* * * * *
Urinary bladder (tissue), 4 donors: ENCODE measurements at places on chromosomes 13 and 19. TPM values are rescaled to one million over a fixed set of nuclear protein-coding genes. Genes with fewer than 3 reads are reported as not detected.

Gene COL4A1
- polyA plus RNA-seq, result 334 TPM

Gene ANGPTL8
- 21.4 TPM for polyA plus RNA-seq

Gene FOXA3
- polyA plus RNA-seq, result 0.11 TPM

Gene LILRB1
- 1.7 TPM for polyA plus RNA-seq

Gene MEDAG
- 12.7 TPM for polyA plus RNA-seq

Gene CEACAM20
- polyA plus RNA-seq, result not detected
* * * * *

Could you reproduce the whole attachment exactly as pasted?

Urinary bladder (tissue), 4 donors: ENCODE measurements at places on chromosomes 13 and 19. TPM values are rescaled to one million over a fixed set of nuclear protein-coding genes. Genes with fewer than 3 reads are reported as not detected.

Gene COL4A1
- polyA plus RNA-seq, result 334 TPM

Gene ANGPTL8
- 21.4 TPM for polyA plus RNA-seq

Gene FOXA3
- polyA plus RNA-seq, result 0.11 TPM

Gene LILRB1
- 1.7 TPM for polyA plus RNA-seq

Gene MEDAG
- 12.7 TPM for polyA plus RNA-seq

Gene CEACAM20
- polyA plus RNA-seq, result not detected